24. Peter says:

    Looks like its good competition for the BMW R nineT Pure. I bet the MSRP will come in near that level.

  25. Rapier says:

    I’ve often wondered why fork gaiters disappeared. At least on bikes meant for off road. Light and practical but never pretty. It’s funny I had forgotten Triumph’s had them and I owned one back in the 70’s.

    PS, now thinking about it long travel suspension in off road bikes probably made them impractical and very ugly.

    Not quite related but it always bugs me that all the praise of the charm of antique bikes and especially their handling ignores how awful the short travel over-sprung suspensions of things like Brit bikes made them punishing not to mention a tire off the ground does not contribute to good handling.

  26. Neal says:

    Seems like Triumph was successful at what they aimed to do here. I’m glad to see good wheels and tires instead of cheap retro affectations. Not a bike for me though, retro looks don’t add value for me and I just can’t bring myself to care about anything with a parallel twin.

  27. motowarrior says:

    If there were no tank seams or “beaks”, there would only be 4 comments a day on this site. Appreciate this motorcycle for what it is. A beautiful traditional motorcycle with plenty of power and a bunch of actually useful modern features. If you can’t appreciate what it has to offer, I’m surprised you got into motorcycling in the first place. Good job Triumph.

    • Kermit says:

      You got it motowarrior. Seems every forum has to have that one person or two that is so self important, that his is the only opinion that matters. And if you don’t like it, you’re lacking.

    • Beligstrom says:

      Well said, motowarrior. Part of the reason I don’t often read comments is the standard internet mantra, “if only they had…..”. What’s funny is I don’t mind tank seams at all. But then, having ridden since the late 60’s, I find my comments lean more towards, “ wow! Brakes that work when it rains”, and, “holy crap, look at all the choices offered in the market!”

  28. Dave says:

    Nailed it. Maybe this goes on my short-list for bikes to get in a couple years, when I hit the big “Five-Oh”.

  29. TimC says:

    Wow, anyone notice it still is following the trend of minimal tails? Neither did I, they nailed the proportions just right. IT CAN STILL BE DONE!

    If it was down to looks alone I’d have to have this thing.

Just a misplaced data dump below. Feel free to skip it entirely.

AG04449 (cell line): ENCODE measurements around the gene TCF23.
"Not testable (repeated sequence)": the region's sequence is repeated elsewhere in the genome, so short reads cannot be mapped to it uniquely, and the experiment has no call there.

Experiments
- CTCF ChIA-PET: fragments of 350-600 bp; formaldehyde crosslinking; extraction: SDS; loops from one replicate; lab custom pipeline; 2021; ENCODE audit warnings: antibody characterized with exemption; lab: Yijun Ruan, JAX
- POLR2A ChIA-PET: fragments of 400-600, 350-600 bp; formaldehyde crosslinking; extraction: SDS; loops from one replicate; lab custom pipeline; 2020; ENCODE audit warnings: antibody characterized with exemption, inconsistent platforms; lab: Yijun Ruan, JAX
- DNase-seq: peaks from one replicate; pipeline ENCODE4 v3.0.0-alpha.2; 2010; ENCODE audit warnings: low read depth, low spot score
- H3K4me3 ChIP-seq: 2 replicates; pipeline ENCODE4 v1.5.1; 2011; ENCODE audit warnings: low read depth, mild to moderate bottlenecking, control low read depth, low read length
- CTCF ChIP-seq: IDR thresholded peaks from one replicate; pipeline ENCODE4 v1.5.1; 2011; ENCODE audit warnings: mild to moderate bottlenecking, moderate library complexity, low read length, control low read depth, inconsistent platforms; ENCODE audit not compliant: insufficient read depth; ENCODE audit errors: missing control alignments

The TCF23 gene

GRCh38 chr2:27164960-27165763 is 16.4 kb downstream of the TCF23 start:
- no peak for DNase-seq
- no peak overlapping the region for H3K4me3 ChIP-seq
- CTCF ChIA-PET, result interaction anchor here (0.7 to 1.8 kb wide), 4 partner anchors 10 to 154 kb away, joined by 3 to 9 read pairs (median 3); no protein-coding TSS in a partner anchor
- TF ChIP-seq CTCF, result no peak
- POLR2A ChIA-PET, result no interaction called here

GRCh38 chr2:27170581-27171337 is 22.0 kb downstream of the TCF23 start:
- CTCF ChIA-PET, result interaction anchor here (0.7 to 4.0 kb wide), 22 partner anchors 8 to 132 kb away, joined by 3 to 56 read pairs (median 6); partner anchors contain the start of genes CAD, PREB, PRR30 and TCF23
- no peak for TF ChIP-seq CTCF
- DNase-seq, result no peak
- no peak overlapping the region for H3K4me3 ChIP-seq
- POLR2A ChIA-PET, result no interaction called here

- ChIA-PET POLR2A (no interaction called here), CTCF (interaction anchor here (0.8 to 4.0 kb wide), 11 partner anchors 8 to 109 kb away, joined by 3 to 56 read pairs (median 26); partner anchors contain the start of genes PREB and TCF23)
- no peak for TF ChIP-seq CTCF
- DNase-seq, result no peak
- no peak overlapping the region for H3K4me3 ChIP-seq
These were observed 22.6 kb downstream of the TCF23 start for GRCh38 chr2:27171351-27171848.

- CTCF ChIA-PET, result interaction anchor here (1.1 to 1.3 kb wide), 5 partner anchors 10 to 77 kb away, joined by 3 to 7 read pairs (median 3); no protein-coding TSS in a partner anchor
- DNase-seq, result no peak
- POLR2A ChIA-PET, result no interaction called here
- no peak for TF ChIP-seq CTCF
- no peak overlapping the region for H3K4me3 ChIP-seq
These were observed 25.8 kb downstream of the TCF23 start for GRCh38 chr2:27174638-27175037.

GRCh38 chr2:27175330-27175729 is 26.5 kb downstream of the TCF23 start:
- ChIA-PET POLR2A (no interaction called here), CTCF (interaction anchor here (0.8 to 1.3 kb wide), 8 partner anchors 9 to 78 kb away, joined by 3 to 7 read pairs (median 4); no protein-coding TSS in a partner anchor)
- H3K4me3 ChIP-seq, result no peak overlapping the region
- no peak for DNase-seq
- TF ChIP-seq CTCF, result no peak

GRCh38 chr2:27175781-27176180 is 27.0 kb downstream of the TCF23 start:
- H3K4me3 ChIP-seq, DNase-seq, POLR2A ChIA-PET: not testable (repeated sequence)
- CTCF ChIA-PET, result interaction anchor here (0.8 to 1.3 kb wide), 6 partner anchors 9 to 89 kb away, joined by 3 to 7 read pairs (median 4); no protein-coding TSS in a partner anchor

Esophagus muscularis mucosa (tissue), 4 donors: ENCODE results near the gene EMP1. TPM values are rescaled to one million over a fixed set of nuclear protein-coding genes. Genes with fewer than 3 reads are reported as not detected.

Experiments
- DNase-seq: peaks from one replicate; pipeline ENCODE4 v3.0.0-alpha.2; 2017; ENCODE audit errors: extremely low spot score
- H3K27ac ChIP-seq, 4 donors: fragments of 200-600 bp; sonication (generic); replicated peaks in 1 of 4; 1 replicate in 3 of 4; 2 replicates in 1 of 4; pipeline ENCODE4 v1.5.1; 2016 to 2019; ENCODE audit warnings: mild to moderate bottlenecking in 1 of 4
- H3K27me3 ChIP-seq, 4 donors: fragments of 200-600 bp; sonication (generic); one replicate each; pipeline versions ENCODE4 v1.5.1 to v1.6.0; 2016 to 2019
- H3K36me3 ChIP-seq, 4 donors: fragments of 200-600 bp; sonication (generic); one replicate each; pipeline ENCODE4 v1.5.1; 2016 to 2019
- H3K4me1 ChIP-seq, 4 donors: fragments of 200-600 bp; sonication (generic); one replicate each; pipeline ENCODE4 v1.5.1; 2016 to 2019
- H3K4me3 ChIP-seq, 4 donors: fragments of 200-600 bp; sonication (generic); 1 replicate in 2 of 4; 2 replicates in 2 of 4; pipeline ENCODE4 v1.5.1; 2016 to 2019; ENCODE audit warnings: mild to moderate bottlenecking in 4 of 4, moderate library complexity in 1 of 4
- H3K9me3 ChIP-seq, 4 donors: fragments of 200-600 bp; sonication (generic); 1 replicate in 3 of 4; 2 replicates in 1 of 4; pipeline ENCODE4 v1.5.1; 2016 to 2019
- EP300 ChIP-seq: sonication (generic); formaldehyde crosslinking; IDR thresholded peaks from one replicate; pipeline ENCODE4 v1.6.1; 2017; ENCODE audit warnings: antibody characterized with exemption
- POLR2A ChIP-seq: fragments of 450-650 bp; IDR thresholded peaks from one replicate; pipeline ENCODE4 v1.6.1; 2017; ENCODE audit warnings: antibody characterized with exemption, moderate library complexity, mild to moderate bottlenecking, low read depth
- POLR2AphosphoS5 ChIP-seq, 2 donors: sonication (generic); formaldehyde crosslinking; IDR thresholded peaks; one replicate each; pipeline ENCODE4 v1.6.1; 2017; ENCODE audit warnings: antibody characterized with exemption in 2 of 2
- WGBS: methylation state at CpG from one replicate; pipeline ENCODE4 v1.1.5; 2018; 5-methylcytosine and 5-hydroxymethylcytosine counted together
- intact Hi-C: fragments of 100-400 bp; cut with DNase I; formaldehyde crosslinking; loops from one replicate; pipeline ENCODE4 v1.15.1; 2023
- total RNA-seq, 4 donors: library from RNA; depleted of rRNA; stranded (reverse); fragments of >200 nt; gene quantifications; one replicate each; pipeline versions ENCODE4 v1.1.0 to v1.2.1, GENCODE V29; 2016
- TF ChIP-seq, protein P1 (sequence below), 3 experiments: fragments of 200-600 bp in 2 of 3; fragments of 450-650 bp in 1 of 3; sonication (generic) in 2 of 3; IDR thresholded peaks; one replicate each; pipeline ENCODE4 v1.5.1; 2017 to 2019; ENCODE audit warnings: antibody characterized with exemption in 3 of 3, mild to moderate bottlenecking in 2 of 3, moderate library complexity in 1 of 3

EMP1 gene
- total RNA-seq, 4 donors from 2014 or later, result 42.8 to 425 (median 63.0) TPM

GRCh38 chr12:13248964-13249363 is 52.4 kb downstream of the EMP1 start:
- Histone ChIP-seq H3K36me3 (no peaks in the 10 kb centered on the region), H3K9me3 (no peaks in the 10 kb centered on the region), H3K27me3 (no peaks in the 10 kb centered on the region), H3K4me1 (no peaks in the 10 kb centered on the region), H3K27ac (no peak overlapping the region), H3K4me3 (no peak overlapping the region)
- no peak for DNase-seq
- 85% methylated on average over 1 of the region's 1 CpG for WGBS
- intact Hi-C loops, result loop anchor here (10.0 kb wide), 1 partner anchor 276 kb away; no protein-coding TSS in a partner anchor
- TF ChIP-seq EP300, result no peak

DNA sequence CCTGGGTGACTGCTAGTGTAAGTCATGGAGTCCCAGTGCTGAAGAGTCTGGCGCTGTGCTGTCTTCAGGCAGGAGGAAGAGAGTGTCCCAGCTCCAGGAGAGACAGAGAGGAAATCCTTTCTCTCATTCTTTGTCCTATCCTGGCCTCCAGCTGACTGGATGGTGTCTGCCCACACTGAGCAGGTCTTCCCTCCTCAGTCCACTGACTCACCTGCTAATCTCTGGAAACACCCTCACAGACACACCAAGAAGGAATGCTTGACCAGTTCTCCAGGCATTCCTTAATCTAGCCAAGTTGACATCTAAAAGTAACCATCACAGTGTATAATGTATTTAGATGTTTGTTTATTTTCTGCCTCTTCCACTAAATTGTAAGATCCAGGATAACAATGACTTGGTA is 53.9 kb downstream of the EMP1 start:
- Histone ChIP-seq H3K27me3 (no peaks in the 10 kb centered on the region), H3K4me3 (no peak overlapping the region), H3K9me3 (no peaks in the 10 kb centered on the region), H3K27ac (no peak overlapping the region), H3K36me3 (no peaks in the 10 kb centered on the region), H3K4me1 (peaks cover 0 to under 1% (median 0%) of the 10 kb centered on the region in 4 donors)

• SausageCreature says:

      I would prefer the rear fender somewhat longer so the mudguard/license plate holder could be somewhat shorter, like the Street Twin. I wonder how hard it would be to bolt up Street’s fender.

    • G Hill says:

      I like it. Almost paid off my Roadstar, and my Dual Sport in a year. Hope by then this bike has real fenders on it, and the air space in back end is reduced. (lower it Down). This will leave the saddle flat and not forward sloping. This is he bike I’ve waited for.

  30. DP says:

    This is not what it looks like. Look at values for rake and trail! More like sharp end sports bike, do not expect anything like ‘relaxed’ ride. Also, wheel base is decidedly ‘sportish’.

    I am not saying good or bad, just to clear it up. It will be probably entertaining bike, but not for long jaunts.

  31. Anonymous says:

    Gorgeous bike. No nits to pick here….OK, maybe the tank seams…..Damn the tank seams, full speed ahead!!!

  32. Chris says:

    The music and the woman’s singing voice were nice, but how does the damned motorcycle sound?

    • SausageCreature says:

      Yeah, I was kinda annoyed by that also. Since the motor is quite similar to the Thruxton’s I just listened to videos of that instead. I can’t imagine it would sound too different.

  33. Jan J says:

    I still miss the tank mounted luggage rack!

  34. WSHart says:

    Outside of Harley-Davidson only Triumph, and to a lesser degree Kawasaki and even less, Honda, know how to make a modern homage to their OWN history.

    This motorbike is beautiful.